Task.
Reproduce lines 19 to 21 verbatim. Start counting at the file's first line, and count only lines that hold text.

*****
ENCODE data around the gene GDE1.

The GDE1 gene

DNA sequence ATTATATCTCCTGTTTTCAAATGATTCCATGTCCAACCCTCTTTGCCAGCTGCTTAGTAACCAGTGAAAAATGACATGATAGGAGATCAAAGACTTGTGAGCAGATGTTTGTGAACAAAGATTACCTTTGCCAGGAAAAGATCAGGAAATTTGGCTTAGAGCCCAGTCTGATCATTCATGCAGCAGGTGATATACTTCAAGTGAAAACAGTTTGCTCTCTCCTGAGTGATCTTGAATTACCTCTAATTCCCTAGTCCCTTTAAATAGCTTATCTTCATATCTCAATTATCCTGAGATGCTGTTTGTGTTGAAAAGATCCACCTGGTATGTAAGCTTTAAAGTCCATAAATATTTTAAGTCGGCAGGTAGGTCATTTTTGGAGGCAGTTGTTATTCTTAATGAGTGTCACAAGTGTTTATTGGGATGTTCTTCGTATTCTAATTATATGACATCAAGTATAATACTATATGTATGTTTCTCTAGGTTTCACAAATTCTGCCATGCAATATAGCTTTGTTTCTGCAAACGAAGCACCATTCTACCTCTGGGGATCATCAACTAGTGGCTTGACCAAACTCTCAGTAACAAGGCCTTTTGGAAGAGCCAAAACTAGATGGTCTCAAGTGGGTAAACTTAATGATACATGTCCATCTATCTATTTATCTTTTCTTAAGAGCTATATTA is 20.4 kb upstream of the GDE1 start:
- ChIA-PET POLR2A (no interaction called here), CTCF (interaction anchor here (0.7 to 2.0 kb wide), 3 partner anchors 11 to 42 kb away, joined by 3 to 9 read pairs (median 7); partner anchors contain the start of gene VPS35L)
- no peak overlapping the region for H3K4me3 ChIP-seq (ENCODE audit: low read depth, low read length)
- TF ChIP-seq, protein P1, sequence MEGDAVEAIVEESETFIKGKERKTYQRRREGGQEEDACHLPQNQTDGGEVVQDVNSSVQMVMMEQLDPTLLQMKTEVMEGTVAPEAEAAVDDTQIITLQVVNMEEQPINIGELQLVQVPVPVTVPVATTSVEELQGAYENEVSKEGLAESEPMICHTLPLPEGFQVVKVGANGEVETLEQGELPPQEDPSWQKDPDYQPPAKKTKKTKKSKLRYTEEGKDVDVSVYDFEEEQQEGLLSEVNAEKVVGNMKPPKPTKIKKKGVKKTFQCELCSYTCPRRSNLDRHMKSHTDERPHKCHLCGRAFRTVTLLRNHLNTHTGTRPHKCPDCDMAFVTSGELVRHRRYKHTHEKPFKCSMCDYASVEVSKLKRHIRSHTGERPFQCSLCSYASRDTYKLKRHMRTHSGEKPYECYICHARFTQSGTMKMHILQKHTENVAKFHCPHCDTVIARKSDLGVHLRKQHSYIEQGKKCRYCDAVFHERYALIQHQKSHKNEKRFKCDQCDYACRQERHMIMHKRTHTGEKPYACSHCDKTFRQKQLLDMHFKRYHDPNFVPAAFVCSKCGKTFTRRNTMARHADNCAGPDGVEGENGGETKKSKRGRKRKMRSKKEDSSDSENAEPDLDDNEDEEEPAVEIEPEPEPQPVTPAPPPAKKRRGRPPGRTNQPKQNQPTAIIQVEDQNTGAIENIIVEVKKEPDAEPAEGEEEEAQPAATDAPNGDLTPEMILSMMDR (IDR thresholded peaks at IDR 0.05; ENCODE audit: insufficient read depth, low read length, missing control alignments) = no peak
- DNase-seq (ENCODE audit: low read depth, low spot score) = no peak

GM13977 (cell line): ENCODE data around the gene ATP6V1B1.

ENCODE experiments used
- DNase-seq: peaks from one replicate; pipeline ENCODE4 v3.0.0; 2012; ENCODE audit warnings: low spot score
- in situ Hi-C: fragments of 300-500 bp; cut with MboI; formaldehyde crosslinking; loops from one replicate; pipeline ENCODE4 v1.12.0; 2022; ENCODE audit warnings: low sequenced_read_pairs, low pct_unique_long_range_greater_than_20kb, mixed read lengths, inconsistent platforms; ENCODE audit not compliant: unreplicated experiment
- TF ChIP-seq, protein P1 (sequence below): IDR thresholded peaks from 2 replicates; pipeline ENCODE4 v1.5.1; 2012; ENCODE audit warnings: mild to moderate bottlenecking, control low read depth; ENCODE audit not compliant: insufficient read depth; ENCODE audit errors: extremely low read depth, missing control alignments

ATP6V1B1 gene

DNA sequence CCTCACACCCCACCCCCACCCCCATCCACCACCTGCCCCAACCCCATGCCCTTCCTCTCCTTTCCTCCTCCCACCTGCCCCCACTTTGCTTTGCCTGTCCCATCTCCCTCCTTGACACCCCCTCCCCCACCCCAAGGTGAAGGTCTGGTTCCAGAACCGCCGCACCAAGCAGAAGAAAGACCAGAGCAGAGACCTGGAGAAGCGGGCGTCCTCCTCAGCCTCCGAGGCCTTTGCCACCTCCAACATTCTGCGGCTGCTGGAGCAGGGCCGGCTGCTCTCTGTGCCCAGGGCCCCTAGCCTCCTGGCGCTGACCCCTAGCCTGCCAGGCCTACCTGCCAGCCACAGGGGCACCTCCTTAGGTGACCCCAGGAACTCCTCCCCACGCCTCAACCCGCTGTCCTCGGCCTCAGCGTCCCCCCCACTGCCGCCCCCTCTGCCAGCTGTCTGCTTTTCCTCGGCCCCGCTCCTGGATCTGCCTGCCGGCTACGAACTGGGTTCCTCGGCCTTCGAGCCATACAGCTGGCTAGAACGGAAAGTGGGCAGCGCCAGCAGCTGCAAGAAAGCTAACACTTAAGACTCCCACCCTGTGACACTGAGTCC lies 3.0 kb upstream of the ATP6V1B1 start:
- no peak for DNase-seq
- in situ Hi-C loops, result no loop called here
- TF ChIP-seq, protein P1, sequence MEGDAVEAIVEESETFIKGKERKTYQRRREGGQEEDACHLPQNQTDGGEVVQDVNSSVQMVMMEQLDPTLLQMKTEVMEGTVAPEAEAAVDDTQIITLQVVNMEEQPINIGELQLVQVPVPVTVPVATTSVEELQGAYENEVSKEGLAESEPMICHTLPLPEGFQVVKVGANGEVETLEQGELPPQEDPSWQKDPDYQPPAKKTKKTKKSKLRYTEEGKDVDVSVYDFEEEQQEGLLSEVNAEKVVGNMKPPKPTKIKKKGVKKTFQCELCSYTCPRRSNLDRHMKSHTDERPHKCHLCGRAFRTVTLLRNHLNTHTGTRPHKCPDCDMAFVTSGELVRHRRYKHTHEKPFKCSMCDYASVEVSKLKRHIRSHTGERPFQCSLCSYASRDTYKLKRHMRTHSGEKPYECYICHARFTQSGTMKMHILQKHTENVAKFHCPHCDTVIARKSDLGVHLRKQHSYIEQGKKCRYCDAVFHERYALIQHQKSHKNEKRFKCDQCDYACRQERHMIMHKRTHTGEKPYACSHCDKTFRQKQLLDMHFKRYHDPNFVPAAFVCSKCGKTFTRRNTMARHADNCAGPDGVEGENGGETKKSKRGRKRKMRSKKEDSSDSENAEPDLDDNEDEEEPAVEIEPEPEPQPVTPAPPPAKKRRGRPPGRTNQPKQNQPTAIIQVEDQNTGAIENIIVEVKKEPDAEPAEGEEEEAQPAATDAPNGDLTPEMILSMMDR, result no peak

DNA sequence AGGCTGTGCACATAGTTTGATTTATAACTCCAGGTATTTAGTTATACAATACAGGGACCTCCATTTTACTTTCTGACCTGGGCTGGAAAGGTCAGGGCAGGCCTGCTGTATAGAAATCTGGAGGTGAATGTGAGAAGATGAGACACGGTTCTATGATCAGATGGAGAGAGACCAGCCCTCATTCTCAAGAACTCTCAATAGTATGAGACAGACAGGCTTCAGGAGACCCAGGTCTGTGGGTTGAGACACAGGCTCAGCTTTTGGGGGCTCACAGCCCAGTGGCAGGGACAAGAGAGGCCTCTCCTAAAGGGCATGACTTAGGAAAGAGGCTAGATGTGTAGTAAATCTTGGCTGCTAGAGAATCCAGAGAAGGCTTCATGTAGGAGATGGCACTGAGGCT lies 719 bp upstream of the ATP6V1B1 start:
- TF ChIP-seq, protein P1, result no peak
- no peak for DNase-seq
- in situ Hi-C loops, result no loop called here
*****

- TF ChIP-seq, protein P1, result no peak
- no peak for DNase-seq
- in situ Hi-C loops, result no loop called here